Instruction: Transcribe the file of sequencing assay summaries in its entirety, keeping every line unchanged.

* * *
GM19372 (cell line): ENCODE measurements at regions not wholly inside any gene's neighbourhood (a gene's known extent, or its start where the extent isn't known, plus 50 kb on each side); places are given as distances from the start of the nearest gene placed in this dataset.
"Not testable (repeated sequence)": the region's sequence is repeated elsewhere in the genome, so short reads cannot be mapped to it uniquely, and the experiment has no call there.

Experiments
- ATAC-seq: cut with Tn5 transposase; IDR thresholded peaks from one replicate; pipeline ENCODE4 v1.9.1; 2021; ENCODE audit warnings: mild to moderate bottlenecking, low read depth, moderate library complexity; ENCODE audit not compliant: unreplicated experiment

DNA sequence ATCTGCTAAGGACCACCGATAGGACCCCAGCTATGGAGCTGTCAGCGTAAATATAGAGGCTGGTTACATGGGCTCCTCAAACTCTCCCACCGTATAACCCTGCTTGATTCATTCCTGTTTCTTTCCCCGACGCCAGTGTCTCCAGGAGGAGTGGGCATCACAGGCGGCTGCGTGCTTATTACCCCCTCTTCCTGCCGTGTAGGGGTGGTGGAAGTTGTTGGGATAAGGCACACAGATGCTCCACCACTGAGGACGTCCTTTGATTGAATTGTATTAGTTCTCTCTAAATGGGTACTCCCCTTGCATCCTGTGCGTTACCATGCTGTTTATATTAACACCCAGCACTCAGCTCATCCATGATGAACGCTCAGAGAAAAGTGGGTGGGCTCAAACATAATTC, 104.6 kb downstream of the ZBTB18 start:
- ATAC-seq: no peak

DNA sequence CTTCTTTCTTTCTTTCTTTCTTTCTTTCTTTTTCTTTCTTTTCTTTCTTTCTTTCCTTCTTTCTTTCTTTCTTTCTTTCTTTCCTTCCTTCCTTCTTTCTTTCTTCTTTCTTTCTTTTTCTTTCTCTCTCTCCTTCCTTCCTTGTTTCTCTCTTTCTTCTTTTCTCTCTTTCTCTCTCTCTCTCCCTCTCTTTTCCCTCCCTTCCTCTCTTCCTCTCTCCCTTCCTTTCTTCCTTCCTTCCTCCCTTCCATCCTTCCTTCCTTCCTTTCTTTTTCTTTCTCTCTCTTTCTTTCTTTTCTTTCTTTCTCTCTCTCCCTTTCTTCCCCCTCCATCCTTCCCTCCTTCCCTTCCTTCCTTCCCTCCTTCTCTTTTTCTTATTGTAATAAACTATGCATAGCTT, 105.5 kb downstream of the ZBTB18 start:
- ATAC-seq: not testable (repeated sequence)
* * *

GM19372 (cell line): ENCODE measurements at regions not wholly inside any gene's neighbourhood (a gene's known extent, or its start where the extent isn't known, plus 50 kb on each side); places are given as distances from the start of the nearest gene placed in this dataset.
"Not testable (repeated sequence)": the region's sequence is repeated elsewhere in the genome, so short reads cannot be mapped to it uniquely, and the experiment has no call there.

Experiments
- ATAC-seq: cut with Tn5 transposase; IDR thresholded peaks from one replicate; pipeline ENCODE4 v1.9.1; 2021; ENCODE audit warnings: mild to moderate bottlenecking, low read depth, moderate library complexity; ENCODE audit not compliant: unreplicated experiment

DNA sequence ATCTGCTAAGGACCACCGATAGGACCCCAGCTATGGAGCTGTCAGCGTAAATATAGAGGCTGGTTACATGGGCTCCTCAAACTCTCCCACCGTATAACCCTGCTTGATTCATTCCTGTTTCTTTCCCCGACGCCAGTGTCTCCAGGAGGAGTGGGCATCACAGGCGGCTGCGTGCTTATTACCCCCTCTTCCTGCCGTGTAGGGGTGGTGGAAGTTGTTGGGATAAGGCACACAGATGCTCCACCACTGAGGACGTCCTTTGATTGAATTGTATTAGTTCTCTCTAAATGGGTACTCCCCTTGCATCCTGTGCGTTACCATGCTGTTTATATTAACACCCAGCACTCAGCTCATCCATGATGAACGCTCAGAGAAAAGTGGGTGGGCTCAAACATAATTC, 104.6 kb downstream of the ZBTB18 start:
- ATAC-seq: no peak

DNA sequence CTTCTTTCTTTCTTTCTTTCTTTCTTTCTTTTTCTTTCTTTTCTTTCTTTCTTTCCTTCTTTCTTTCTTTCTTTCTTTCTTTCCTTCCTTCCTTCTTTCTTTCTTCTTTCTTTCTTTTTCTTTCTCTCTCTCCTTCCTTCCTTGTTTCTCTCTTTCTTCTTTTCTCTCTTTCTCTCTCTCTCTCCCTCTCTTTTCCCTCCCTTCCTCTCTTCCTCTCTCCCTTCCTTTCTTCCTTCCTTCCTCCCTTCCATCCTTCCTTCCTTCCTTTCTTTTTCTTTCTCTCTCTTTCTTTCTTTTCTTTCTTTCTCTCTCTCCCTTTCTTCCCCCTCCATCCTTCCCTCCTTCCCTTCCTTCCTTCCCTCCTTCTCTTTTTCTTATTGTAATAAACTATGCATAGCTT, 105.5 kb downstream of the ZBTB18 start:
- ATAC-seq: not testable (repeated sequence)